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Old 01-31-2020, 08:56 AM   #1
R.R.J Tolkien
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The Common Tongue and Latin

I am not a student of Latin, but is there any similarity to the "common tongue" used in LOTR and Latin in the medieval west?
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Old 01-31-2020, 11:01 AM   #2
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Or maybe more like modern English?

Certainly, it's a language that unites communication of many diverse groups. My question is what kind of people spoke each language. Judging by Gandalf's comments in Rohan, one would expect people even in low ranks to speak Common if their job has any interaction with foreigners. A village with no external trade and no road with travellers nearby might not have Common speech though. How widespread or restricted was Latin in the Middle Ages? Was ot a language of the well educated, or would other classes master it as well?
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Old 01-31-2020, 08:36 PM   #3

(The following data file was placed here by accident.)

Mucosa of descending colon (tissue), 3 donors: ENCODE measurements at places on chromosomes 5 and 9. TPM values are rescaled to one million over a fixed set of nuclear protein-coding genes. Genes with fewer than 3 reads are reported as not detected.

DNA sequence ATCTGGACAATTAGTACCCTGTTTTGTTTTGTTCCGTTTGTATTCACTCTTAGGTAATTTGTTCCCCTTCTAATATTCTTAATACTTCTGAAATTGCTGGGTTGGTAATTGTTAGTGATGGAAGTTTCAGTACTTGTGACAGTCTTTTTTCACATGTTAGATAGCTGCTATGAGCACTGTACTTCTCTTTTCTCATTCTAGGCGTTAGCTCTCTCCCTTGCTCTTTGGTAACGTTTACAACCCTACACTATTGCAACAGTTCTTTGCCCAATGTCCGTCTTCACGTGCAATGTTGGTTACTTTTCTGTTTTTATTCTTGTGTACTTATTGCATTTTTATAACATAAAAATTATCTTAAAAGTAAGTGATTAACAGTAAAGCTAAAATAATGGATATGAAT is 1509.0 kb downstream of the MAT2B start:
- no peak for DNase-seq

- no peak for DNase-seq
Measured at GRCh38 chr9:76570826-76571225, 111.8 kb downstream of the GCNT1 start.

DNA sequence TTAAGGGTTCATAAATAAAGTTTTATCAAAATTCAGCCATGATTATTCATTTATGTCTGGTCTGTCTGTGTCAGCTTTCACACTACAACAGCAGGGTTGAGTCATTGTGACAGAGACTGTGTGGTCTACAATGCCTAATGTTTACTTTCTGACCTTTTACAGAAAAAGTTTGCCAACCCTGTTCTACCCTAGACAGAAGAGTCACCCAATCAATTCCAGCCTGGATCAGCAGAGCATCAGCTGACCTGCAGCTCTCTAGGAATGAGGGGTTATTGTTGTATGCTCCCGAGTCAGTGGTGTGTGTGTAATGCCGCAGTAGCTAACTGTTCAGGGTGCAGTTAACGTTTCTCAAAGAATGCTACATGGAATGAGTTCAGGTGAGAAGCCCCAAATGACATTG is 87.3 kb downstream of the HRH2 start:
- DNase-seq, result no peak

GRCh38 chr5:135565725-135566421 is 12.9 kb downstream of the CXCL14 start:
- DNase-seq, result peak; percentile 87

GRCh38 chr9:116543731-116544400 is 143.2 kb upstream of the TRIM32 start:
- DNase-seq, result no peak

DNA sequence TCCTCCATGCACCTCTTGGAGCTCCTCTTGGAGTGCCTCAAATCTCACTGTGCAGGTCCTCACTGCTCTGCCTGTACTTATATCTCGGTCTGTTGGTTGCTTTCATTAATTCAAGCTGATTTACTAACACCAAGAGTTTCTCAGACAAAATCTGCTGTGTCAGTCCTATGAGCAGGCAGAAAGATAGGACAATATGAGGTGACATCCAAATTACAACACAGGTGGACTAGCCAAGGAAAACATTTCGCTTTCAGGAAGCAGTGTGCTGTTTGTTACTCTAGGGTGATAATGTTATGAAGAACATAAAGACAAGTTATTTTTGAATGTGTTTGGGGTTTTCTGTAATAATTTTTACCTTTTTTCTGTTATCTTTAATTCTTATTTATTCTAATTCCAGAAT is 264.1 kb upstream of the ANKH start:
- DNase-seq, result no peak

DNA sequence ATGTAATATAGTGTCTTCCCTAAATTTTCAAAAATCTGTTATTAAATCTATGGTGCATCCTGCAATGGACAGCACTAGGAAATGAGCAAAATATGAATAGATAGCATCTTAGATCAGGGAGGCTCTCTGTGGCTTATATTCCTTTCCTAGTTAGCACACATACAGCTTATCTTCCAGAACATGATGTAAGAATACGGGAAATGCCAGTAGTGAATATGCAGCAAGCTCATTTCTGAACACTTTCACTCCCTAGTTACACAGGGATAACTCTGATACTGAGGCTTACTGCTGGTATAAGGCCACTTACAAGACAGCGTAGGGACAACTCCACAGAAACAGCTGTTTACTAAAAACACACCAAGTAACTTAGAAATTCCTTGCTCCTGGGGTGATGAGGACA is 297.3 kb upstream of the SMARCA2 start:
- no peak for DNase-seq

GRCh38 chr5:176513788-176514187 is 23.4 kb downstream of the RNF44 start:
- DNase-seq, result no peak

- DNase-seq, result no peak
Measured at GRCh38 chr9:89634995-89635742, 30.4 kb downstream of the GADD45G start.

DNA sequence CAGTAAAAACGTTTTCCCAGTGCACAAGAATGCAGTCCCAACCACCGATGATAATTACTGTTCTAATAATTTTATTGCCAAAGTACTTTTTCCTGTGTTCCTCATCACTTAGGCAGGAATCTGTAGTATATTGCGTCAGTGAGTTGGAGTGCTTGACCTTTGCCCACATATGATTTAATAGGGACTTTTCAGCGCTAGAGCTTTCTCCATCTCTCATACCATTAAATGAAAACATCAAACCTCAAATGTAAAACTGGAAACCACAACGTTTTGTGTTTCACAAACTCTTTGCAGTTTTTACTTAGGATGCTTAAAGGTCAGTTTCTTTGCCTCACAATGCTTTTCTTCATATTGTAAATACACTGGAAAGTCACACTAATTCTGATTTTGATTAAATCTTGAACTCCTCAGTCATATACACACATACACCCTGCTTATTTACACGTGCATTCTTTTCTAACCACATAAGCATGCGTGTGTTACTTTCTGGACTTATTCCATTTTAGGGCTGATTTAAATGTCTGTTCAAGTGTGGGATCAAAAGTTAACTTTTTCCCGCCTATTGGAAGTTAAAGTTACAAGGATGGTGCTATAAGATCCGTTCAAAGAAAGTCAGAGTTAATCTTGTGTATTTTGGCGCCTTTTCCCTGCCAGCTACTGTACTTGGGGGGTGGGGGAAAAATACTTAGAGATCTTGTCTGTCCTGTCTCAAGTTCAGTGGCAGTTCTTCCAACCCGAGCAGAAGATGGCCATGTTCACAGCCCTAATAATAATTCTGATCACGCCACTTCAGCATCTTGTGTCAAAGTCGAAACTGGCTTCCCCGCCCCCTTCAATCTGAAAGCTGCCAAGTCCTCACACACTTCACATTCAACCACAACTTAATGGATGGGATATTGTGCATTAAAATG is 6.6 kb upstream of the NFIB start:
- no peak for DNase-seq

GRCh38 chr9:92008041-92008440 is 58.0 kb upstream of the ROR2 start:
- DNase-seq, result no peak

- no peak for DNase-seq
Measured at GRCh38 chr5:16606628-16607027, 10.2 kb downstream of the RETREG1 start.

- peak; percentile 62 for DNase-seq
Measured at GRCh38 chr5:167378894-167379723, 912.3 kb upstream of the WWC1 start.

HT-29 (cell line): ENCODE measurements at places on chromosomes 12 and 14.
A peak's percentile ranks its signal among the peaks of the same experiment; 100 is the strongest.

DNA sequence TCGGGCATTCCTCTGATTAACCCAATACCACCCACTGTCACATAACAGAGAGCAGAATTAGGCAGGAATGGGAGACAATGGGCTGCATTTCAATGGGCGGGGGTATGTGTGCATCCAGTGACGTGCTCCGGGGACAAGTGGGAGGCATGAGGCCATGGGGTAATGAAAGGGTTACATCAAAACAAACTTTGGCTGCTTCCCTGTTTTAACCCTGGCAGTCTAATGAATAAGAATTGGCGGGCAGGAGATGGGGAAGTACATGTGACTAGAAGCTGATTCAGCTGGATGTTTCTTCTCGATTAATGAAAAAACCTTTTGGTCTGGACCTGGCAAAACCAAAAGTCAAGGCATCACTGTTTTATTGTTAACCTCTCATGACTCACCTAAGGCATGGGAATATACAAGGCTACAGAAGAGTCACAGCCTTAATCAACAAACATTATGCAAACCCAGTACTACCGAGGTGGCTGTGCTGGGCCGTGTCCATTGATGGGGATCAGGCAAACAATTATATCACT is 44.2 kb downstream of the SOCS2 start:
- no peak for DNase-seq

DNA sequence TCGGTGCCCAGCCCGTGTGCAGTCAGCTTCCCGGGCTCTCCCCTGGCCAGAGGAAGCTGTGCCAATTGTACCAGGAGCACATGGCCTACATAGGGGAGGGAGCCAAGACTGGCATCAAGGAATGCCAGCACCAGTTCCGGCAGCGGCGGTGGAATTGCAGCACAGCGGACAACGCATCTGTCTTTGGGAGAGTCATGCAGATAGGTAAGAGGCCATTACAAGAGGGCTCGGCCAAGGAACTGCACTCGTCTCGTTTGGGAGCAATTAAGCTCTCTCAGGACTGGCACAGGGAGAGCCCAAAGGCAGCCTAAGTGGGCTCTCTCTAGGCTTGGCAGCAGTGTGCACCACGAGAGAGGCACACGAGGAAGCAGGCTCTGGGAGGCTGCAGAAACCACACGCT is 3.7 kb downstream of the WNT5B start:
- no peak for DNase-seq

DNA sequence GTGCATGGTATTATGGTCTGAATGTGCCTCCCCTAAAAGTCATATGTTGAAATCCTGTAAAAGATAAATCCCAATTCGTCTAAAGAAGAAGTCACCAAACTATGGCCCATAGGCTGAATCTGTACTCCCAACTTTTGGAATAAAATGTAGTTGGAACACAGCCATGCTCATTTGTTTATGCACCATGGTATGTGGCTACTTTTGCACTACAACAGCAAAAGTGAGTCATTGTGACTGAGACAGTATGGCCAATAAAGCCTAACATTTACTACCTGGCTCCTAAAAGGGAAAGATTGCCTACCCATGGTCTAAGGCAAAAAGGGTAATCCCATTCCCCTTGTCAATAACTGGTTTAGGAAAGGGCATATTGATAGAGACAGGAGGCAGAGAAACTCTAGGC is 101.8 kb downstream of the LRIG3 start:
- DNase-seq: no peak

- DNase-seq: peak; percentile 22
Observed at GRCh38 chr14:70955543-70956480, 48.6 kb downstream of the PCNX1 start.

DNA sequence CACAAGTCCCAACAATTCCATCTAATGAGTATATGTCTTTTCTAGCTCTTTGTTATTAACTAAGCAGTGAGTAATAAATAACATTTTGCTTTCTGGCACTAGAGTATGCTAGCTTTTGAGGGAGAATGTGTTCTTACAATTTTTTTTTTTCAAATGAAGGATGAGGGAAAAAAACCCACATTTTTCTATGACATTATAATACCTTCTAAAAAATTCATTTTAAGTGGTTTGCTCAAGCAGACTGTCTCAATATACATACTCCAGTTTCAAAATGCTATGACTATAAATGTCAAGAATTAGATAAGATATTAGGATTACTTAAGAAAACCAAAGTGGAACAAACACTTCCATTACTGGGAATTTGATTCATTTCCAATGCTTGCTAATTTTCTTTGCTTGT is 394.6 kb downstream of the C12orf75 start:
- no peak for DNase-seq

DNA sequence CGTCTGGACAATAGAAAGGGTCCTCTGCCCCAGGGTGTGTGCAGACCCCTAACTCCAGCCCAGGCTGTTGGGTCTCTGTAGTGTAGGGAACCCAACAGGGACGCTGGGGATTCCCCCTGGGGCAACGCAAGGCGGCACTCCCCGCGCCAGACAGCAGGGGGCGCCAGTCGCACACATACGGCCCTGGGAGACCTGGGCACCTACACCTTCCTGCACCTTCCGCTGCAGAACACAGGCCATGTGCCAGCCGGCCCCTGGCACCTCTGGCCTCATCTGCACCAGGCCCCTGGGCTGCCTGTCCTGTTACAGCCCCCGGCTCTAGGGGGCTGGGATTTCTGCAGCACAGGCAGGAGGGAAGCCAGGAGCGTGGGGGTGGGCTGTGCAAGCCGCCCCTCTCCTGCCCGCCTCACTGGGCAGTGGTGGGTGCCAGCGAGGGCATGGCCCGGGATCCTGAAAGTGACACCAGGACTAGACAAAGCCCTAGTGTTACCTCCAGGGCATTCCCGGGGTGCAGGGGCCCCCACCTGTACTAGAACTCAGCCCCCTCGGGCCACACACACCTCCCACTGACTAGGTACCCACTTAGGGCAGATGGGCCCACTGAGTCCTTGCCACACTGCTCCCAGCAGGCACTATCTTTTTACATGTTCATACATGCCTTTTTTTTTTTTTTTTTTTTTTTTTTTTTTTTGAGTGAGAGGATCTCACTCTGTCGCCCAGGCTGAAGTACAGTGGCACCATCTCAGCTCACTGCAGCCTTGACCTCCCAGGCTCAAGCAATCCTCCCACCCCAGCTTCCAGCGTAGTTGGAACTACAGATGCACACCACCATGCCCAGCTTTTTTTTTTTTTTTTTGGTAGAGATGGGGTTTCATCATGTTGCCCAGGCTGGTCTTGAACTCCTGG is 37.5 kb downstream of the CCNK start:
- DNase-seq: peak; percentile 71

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turns out it is english. This was pointed out on another forum.

http://www.thehalloffire.net/forum/v...php?f=5&t=4109
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Old 02-01-2020, 10:42 AM   #4
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If you mean Westron is English, then no . . . but if you mean Tolkien has, in theory, translated Westron with English, then yes!




In any case, we have very few examples of actual Westron. Some linguists will count the somethings that appear in drafts for Appendix F . . . but yet were not ultimately published in Appendix F however, for "whatever reason".

Anyway, a few examples from Appendix F.

Hobbitish Westron kuduk English (invented English) "Hobbit"

Westron banakil "Halfling"